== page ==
The Sound and Story Project whose mission is to strengthen community through the power of listening, and the Newburgh Free Library invites the community to participate in the making of a multimedia documentary featuring their personal impressions of Newburgh. “Our Story,” a collaborative multimedia program, will take place at the Library on June 1, 2013 from 10:00 – 4:00. Contact Chuck Thomas at 845-3614 to reserve a space.
Community members, assisted by local artists Eileen McAdam, Mia Lobel, Ilene Cutler, and Mariel Fiori, will record stories, take photos and shoot video to tell the story of Newburgh through their eyes. From the material collected and the participant’s impressions, The Sound and Story Project will produce a multimedia presentation that will premier during a public celebration at the Newburgh Free Library. Continue reading →
Recently, I was appointed a THVIP with Teaching the Hudson Valley. The role of a THVIP is to “find new and better ways to help reach Hudson Valley children and young people with place-based education,” both in and out of the classroom.
I’ve been thinking about some of the great historical sites around Orange and Ulster counties. A personal favorite, and not just because I once worked there, is the New Windsor Cantonment. Continue reading →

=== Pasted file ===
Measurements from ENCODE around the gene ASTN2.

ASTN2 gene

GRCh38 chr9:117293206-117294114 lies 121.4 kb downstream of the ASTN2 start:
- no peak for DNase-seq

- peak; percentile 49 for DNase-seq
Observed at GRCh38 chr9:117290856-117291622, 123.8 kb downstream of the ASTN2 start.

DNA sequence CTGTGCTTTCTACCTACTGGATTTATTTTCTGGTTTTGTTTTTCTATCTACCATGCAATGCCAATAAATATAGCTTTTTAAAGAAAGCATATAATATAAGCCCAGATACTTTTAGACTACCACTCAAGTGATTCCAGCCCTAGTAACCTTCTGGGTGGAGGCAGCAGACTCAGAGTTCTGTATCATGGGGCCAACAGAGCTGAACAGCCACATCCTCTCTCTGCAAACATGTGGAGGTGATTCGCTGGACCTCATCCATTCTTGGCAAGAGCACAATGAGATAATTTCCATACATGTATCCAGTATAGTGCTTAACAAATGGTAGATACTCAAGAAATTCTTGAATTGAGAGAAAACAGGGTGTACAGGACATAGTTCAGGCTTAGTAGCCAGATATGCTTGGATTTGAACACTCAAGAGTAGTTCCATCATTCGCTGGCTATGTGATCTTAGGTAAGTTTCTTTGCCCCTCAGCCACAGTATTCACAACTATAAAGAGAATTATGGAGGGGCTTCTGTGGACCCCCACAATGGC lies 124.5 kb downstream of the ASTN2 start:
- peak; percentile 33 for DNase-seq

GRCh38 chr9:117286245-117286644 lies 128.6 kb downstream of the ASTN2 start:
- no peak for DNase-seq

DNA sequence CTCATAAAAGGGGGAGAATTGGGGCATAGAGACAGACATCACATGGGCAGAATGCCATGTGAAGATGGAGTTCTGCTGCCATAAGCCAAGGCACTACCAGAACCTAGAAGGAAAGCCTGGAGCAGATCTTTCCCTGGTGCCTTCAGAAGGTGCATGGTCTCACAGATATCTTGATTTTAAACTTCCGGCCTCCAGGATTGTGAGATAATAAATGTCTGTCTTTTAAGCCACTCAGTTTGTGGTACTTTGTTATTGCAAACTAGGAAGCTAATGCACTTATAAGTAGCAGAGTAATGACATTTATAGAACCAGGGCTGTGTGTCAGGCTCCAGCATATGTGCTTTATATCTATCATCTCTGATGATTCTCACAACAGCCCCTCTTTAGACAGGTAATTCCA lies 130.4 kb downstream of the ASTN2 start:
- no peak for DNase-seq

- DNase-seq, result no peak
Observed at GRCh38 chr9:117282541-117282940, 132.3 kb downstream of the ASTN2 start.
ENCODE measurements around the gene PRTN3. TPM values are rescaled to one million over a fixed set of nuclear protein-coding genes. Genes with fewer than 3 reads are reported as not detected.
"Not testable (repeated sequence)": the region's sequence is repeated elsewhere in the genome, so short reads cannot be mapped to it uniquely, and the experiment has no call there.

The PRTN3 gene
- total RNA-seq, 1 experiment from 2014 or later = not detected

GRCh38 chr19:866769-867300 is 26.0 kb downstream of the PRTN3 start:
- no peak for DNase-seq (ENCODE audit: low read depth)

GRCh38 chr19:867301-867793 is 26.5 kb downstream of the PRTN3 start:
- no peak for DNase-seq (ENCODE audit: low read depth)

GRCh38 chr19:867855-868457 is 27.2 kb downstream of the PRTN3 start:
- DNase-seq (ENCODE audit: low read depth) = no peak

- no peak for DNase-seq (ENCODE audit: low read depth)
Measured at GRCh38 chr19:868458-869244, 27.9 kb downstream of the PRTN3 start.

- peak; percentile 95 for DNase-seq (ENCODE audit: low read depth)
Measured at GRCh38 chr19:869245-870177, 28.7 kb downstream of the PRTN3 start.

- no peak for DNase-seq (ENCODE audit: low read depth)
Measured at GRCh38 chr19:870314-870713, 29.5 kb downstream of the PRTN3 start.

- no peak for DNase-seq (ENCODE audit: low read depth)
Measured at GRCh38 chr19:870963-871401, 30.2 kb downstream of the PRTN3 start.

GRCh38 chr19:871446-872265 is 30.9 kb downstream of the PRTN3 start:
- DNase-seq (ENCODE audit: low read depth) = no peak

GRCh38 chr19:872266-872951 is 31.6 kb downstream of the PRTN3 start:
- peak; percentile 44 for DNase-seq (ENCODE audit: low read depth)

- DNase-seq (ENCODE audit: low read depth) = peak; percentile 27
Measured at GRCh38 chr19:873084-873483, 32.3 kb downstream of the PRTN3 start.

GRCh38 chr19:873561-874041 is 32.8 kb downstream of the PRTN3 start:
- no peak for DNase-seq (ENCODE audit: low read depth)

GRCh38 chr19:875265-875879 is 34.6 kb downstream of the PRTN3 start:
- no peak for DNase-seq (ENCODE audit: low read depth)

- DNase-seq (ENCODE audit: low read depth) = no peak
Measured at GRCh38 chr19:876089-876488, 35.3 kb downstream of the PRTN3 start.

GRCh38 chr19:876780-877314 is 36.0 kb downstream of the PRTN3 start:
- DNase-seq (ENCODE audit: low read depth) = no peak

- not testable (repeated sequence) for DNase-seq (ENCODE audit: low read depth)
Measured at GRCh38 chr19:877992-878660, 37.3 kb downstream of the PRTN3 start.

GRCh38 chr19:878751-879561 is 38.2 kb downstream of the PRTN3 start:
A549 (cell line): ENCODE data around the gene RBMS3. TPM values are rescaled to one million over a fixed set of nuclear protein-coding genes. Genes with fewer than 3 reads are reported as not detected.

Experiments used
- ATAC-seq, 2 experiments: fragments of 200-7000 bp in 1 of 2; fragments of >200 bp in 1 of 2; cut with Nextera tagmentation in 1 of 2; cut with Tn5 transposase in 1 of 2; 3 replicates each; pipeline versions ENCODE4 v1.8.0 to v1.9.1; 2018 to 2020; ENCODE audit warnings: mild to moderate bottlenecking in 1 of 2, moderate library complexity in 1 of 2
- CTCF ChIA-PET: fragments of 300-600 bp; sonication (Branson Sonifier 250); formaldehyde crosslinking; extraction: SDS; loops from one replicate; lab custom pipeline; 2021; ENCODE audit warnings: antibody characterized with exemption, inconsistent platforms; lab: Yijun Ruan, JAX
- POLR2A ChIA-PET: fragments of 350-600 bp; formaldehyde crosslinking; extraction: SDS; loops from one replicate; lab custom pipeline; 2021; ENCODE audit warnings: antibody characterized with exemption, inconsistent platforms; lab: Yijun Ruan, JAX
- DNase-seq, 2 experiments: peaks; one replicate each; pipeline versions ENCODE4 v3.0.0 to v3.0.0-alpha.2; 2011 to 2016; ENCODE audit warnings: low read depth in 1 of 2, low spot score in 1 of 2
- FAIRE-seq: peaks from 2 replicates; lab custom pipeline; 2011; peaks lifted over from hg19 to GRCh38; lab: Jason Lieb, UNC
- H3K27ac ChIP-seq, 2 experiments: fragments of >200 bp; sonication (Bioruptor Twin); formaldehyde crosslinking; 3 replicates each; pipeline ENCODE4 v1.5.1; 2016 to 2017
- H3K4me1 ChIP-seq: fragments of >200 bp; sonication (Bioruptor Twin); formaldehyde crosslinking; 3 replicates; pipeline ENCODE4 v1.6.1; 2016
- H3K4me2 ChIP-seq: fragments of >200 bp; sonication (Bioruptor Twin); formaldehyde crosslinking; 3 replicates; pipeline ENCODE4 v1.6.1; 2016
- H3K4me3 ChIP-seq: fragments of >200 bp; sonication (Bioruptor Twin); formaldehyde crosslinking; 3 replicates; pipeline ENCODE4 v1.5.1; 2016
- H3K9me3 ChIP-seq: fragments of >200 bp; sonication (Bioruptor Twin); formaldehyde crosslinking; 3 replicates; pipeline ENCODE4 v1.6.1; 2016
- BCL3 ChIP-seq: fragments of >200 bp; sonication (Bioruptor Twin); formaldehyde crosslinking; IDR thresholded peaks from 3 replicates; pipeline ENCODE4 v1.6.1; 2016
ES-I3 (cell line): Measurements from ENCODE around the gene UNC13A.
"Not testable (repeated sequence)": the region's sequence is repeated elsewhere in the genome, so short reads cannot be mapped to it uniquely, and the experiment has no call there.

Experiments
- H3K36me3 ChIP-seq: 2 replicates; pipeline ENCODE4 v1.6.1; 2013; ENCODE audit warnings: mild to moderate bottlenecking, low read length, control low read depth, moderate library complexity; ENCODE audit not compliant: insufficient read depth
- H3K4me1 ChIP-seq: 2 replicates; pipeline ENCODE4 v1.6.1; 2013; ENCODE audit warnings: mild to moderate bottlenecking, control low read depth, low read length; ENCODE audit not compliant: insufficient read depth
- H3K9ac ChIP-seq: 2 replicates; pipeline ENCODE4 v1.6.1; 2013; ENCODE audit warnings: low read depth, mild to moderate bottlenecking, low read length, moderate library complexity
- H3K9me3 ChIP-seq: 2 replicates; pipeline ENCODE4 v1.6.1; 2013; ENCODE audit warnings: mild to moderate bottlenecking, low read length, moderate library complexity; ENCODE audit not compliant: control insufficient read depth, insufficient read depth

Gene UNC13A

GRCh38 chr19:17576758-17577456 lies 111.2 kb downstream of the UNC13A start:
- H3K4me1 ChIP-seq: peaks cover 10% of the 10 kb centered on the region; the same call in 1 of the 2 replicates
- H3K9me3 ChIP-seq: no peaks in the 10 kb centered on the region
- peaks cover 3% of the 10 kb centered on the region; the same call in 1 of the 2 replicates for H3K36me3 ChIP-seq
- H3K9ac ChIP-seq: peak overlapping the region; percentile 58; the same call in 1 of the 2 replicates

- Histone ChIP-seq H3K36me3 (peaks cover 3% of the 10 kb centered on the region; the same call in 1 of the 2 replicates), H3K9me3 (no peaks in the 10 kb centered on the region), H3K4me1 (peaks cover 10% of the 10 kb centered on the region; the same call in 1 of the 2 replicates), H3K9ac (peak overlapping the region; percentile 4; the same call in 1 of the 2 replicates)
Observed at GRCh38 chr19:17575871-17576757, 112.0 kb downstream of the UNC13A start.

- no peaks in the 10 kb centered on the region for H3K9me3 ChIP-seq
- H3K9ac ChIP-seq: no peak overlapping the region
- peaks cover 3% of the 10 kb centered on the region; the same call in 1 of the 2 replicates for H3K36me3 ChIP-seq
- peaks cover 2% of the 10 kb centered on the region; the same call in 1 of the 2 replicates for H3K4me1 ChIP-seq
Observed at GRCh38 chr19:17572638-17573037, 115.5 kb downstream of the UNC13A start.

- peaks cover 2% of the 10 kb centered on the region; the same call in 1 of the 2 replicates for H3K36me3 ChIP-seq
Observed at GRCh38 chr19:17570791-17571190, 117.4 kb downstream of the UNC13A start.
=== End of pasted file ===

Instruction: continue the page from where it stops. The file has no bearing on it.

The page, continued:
Abraham Levitt, the man who arguably built more suburban homes in the United States than anyone else in the years following World War II once said that: “No single feature of a suburban residential community contributes as much to the charm and beauty of the individual home and the locality as well-kept lawns”
The ubiquitous American suburban lawn in America began 100 years before in 1841 when a 25 year old resident of Newburg New York named Andrew Jackson Downing published a landscape-gardening book entitled, “Treatise on the Theory and Practice of Landscape Gardening.”
It counseled readers to improve themselves by improving their front yards and could well be the impetus of the self-help book craze of the later third of the 20th century. He believed that the perfect front yard had to have a large area of “grass mown into a softness like velvet.” Continue reading →